Given the rarity of Baltimore truss bridges, its qualification for state and national recognition, the visitors it attracts, uniqueness of its ornamentation, and its perfect fit into the rural setting, we feel that historical and cultural significance easily rises to the level of a Need for protection.

4) The document indicates, “Regular usage of the bridge by overweight vehicles demonstrates a need to provide a crossing that is suitable for vehicles over ten tons.”

It is patently absurd to conclude that this illegal activity warrants a redesign of the bridge. Instead of conceding to bad behavior, address the core problem. That statement again appears to influence against historic restoration, contradicting PennDOT’s own 2014 feasibility study which recommended rehabilitation to 10-tons.

5) While we absolutely agree that the Skinners Falls-Milanville Bridge is important to the local economy, we disagree that commerce would suffer any negative impacts by keeping the bridge “as is” since no major industry currently relies on crossing it. To the contrary, the picturesque historic bridge is an added amenity for the tourism-reliant businesses in the immediate vicinity.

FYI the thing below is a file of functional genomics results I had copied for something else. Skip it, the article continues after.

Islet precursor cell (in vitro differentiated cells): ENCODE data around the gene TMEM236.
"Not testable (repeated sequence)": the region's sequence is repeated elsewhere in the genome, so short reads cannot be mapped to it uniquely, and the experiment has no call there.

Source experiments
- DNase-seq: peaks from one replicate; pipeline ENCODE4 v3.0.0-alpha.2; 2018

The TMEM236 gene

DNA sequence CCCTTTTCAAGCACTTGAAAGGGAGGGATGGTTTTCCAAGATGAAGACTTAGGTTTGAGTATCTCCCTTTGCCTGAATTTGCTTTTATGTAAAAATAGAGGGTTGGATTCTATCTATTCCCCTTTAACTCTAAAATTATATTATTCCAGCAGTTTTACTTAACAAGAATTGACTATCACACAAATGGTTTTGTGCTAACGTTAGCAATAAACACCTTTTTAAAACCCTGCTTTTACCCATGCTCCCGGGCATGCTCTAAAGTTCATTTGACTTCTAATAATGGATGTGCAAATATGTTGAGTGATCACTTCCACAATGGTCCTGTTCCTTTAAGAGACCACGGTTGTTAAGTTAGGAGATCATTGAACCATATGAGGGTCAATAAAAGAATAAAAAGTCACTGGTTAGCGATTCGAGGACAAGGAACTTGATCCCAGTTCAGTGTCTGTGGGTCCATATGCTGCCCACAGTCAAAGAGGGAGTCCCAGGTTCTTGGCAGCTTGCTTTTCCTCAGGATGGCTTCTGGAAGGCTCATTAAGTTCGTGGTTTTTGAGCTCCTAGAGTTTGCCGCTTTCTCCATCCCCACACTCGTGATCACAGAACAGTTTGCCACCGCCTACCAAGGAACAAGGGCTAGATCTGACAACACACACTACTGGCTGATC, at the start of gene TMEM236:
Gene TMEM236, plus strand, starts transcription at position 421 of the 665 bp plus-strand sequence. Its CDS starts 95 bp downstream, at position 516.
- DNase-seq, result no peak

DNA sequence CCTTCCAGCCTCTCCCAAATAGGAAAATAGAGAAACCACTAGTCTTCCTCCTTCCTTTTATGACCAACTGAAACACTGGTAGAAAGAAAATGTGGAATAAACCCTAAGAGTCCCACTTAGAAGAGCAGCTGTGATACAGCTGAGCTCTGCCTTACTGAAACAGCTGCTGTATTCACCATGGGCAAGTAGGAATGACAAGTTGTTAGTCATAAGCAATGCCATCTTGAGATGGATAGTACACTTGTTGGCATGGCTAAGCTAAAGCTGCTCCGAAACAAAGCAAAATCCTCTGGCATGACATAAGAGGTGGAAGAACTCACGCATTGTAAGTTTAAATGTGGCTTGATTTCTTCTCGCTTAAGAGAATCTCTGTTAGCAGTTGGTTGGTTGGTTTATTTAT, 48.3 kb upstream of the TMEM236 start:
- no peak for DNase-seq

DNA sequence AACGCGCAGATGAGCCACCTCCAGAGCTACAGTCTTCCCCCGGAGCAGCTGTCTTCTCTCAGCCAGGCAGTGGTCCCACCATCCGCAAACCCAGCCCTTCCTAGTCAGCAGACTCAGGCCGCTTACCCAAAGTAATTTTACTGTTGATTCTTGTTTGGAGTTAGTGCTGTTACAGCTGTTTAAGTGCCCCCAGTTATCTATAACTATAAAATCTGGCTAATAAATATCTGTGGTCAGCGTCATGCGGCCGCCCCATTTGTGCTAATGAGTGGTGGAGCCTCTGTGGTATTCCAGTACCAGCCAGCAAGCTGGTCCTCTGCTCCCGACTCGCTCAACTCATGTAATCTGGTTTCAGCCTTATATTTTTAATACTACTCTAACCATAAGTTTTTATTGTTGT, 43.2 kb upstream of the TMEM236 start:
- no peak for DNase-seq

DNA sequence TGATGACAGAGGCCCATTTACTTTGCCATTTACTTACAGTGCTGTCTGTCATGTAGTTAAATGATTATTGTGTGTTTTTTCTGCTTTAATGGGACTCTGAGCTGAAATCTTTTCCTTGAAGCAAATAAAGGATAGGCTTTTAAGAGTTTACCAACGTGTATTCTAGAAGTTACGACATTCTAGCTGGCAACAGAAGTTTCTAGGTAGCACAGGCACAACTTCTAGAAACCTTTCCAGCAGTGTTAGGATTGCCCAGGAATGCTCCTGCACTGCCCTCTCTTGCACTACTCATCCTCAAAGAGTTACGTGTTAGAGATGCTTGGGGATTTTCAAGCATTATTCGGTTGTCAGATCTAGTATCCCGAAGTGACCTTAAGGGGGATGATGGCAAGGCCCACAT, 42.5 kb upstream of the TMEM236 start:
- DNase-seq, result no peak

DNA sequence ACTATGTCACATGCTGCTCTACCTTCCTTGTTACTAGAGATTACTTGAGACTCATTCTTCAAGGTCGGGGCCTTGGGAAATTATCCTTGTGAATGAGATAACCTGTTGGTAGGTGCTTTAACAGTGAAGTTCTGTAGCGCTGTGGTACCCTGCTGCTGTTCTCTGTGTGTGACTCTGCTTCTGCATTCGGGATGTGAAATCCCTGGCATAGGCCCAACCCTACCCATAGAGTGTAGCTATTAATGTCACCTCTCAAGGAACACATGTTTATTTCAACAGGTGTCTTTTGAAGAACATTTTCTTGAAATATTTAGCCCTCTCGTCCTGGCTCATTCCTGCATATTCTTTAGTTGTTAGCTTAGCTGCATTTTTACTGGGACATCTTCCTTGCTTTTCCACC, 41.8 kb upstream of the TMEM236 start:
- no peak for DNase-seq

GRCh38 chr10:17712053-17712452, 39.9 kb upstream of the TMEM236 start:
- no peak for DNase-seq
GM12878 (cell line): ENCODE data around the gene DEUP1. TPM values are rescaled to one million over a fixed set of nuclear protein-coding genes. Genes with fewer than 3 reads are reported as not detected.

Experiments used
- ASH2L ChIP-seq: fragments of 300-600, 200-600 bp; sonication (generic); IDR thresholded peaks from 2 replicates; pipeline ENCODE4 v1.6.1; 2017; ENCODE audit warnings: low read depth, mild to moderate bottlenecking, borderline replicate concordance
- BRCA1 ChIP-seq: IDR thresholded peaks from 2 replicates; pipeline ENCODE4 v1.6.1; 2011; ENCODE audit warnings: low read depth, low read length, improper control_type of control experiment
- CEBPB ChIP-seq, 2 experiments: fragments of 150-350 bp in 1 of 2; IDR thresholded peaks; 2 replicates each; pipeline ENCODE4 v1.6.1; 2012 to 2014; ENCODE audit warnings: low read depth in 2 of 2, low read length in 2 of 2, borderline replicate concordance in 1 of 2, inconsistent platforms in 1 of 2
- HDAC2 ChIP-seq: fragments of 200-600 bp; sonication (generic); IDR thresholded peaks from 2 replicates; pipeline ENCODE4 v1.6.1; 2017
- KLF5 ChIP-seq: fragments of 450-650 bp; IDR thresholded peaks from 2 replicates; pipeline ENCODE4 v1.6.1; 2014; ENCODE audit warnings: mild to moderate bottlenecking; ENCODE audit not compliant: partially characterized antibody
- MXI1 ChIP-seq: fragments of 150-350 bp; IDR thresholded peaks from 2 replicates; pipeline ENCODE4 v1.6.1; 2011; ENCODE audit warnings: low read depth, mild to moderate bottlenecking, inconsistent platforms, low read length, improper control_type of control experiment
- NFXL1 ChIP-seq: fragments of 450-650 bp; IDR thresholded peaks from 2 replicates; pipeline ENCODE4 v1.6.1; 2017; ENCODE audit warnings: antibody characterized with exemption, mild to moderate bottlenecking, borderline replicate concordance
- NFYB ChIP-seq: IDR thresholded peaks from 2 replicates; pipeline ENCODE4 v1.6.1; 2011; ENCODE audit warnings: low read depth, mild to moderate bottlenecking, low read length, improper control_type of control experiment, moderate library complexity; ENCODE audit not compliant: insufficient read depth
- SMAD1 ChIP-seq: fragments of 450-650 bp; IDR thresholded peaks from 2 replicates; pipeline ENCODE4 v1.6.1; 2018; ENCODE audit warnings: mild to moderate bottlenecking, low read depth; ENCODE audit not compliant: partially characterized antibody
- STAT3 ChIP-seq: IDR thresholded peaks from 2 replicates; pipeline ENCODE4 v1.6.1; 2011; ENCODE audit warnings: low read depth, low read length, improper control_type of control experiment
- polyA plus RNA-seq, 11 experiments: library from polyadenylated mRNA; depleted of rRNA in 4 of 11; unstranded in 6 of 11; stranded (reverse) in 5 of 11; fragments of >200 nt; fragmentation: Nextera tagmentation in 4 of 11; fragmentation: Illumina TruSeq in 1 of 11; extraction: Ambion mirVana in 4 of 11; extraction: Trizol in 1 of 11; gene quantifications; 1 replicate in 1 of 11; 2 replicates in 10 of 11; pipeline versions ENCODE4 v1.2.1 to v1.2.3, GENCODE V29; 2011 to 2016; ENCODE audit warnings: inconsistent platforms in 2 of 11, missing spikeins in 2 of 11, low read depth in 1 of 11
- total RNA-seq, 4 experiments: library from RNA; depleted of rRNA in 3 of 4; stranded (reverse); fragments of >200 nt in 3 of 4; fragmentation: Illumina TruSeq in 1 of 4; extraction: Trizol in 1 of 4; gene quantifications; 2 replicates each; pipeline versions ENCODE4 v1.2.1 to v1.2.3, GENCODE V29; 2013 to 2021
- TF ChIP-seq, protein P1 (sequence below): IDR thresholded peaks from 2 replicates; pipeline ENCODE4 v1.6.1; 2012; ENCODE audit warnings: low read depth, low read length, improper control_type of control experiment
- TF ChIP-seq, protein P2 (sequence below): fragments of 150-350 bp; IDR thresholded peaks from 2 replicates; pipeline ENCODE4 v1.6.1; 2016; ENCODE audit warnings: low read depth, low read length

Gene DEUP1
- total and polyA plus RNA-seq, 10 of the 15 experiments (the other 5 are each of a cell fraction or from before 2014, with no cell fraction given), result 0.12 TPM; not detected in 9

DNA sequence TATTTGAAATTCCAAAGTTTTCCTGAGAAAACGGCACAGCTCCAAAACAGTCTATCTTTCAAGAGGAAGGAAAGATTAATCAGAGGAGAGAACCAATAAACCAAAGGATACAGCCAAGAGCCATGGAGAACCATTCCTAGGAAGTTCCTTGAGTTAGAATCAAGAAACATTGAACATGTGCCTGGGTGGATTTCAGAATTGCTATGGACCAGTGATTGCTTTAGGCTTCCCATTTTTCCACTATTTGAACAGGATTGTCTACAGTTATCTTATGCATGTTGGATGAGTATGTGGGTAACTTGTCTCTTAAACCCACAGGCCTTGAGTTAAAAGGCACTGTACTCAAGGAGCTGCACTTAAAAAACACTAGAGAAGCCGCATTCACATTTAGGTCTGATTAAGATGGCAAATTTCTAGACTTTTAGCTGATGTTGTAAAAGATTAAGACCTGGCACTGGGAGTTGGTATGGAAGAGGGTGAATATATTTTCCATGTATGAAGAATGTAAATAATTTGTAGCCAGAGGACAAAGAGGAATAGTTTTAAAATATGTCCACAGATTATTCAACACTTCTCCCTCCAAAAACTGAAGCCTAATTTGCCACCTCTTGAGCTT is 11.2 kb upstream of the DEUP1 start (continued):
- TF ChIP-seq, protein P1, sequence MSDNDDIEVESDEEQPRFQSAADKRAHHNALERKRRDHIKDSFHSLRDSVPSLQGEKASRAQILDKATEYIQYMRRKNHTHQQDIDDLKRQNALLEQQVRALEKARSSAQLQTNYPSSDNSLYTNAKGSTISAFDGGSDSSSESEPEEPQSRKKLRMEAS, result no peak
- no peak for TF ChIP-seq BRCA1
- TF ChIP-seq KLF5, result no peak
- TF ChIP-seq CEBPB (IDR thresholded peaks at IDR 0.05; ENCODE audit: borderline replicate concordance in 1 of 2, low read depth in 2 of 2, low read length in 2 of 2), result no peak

6) The NPS is the primary responder for river rescues and its vehicles fit within the 9-10 ton weight postings. Ambulances average 5-7 tons. In discussing the Narrowsburg Fire Department’s occasional mutual aid calls, the document states, “The restricted bridge crossing at Skinners Falls forces NFD to utilize River Road, which has narrow lanes, tight curves, and poor sight distance, as their primary response route to Pennsylvania for full-weight trucks....”

The 10-ton posted River Road would present the same travel challenges even if there was a 40-ton bridge there. While the speed of a response is obviously important, so too is the safety of the individuals in the vehicles. If this crossing was considered that critical for emergency response, it would have been targeted for emergency reopening or replacement.

7) The document states that “The Skinners Falls Bridge, in its current condition, does not provide access across the river for recreational vehicles and trailers...” Survey results debunk the idea that this is considered to be an issue that needs fixing.

It states, “Additionally, the bridge, when open to traffic, did not provide adequate bike and pedestrian accommodations”, without defining the term adequate. There is easy sight distance for the 467-foot length of the bridge and clearance to move out of the way of the one vehicle able to cross at any given time. We regard this as another potentially prejudicial non-issue.

The Purpose and Need Statement must objectively reflect the true will of public input and information gathered from the study. Mitigation such as erecting a plaque would pale in comparison to the opportunity to save this treasured historic gem that we believe adequately fulfills the transportation needs of the people and places that it serves.

[Laurie Ramie serves as the Upper Delaware Council Executive Director.]

PennDOT is accepting public comments through Feb. 7. Visit https://bit.ly/SkinnersFalls